That’s the wonderful thing about nostalgia, in fact about travelling in general. A lot of the time travelling is really hard work. You’re constantly tired, on the road, having to get up early to move on. Living out of a backpack (and a toploader at that), so unpacking and repacking nearly every day, stuffing your life possessions back into the bag. Adjusting to new surroundings, getting your bearings, consulting another map. Always get some kind of sickness, whether it’s food related, altitude related, a cold you pick up on the plane, a twisted angle from falling off a bike or hiking down a mountain, travel sickness on a long distance bus or “should of been decommissioned years ago” rusty boat, home sick, sick of eating the same bland food for breakfast every morning…

Hiccups, hitches, and set-backs are absolutely part of the blissful experience that is travelling, but I think it’s that ‘hardship’ (ridiculous to use that word, considering we spend thousands of pounds for the privilege and the context compared to other hardships in the world, but you get my point) that makes it all the more satisfying to get through the other side. The accomplishment of getting from A to B. To have ‘survived’ the journey. And it creates stories. Ultimately that’s what we’re all doing as travellers, we’re creating and collecting stories, to tell our friends, our families, future random travel companions, and to one day recount to all those grandchildren, gathered around the roaring fire (optional chestnuts roasting…).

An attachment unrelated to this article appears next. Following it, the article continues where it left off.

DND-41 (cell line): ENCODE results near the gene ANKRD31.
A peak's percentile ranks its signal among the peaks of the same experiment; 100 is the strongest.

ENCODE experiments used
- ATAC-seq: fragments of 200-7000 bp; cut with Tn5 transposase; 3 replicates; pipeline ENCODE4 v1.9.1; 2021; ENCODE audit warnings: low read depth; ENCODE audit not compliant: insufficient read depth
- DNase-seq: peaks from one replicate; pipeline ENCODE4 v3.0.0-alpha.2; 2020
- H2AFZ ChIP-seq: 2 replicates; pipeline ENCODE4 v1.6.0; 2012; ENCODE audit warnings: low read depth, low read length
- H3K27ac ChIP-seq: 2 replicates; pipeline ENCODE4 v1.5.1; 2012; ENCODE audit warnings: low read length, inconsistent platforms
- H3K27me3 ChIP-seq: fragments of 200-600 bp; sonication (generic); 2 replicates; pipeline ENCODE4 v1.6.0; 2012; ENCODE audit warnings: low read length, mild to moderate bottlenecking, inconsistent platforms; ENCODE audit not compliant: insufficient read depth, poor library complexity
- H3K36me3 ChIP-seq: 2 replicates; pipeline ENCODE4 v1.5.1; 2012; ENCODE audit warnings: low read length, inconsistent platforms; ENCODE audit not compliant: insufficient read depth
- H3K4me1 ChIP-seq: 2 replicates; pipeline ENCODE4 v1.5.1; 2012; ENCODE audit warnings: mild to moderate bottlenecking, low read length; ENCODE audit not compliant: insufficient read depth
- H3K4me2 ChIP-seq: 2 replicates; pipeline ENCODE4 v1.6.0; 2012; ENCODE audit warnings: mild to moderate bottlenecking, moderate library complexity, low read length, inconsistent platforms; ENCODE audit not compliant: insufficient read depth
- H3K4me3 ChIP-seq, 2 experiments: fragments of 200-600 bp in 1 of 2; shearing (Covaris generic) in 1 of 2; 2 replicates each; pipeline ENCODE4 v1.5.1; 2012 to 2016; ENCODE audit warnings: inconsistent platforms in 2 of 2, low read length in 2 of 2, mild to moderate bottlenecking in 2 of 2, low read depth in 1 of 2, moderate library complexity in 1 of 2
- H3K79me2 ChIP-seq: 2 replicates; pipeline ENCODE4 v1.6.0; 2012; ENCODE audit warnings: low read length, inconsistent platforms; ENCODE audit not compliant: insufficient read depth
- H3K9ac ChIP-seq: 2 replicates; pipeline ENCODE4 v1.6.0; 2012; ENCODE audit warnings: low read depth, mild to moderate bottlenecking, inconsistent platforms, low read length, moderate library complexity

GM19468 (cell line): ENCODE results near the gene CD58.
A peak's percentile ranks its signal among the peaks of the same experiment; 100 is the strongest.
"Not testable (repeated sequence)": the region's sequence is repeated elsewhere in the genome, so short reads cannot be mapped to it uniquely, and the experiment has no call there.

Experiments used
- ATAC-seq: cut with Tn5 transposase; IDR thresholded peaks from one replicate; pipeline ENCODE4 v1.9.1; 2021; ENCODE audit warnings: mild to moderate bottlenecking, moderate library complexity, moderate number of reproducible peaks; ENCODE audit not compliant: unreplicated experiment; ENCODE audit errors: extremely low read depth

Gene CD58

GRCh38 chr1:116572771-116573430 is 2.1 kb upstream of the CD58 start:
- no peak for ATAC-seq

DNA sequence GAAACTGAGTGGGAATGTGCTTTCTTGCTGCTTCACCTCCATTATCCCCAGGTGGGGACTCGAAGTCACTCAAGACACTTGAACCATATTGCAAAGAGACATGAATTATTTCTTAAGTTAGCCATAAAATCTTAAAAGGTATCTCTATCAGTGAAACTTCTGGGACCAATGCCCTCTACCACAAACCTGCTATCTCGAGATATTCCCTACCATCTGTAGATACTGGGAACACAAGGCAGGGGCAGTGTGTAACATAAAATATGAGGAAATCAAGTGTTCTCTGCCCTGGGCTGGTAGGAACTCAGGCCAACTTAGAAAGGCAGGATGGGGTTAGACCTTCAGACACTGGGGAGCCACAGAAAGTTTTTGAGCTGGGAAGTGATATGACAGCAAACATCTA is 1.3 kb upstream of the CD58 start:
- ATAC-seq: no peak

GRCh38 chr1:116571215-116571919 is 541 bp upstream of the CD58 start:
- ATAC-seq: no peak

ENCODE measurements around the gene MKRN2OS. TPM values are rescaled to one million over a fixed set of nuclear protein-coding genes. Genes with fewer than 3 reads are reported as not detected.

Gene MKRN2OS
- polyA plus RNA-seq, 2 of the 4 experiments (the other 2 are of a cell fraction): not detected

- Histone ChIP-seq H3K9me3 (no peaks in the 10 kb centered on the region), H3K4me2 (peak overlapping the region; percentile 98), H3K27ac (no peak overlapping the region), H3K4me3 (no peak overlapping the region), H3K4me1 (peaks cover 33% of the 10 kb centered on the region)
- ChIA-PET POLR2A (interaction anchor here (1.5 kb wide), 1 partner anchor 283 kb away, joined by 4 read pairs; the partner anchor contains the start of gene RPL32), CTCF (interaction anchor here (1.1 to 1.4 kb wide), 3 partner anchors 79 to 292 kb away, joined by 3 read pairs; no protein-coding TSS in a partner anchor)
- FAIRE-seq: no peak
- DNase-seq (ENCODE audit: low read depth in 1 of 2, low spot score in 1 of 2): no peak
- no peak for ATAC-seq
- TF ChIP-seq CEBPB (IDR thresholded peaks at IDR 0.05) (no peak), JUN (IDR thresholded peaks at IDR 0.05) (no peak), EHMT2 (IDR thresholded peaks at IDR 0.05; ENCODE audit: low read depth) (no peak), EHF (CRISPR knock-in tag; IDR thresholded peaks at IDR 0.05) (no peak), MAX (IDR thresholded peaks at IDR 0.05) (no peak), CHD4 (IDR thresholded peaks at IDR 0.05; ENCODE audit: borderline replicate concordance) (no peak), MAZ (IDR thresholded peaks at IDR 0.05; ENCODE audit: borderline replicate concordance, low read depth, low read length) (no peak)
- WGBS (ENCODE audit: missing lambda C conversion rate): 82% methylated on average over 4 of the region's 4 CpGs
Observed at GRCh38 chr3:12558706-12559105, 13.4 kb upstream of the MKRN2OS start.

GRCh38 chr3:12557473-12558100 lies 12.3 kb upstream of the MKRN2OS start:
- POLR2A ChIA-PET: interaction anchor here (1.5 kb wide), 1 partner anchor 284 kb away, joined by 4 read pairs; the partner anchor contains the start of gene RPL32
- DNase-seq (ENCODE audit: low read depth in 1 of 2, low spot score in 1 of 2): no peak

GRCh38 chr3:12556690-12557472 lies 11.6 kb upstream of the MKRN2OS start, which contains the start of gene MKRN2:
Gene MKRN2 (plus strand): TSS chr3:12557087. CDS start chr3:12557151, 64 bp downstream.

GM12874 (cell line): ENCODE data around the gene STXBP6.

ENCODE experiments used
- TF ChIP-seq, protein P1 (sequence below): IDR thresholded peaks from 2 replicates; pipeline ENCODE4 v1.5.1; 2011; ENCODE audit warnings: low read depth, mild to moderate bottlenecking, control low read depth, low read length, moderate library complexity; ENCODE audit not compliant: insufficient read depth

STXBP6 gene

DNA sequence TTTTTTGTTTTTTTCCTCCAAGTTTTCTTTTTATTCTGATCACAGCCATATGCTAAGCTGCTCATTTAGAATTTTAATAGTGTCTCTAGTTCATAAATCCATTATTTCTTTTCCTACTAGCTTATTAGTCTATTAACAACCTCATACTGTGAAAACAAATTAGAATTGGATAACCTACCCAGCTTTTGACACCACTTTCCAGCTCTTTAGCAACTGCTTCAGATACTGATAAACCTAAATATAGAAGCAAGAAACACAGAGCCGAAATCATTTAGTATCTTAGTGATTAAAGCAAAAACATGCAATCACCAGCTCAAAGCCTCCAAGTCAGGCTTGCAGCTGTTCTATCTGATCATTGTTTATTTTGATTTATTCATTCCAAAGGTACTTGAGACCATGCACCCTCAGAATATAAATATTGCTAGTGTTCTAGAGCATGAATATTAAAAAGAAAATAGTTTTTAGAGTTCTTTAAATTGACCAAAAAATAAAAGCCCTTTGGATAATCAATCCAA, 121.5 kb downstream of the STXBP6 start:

Now, looking back, there are definitely memories that have pushed my snivelling cold to the back of the queue – the trip on the river boat, the last night with the cocoloco cocktails, the rush and release when jumping off the tarzan swing, the catamaran ride, the hillarious moments with new travel companions… all bright, all overwhelming, all wonderful (sure to get bigger and better as time passes).

I came across a quote today, part of the Rough Guides’ 50 Inspirational Travel Quotes, which sums it up nicely:

“Like all great travellers, I have seen more than I remember, and remember more than I have seen.” Benjamin Disraeli

My tan may be fading, but my memories are only getting brighter…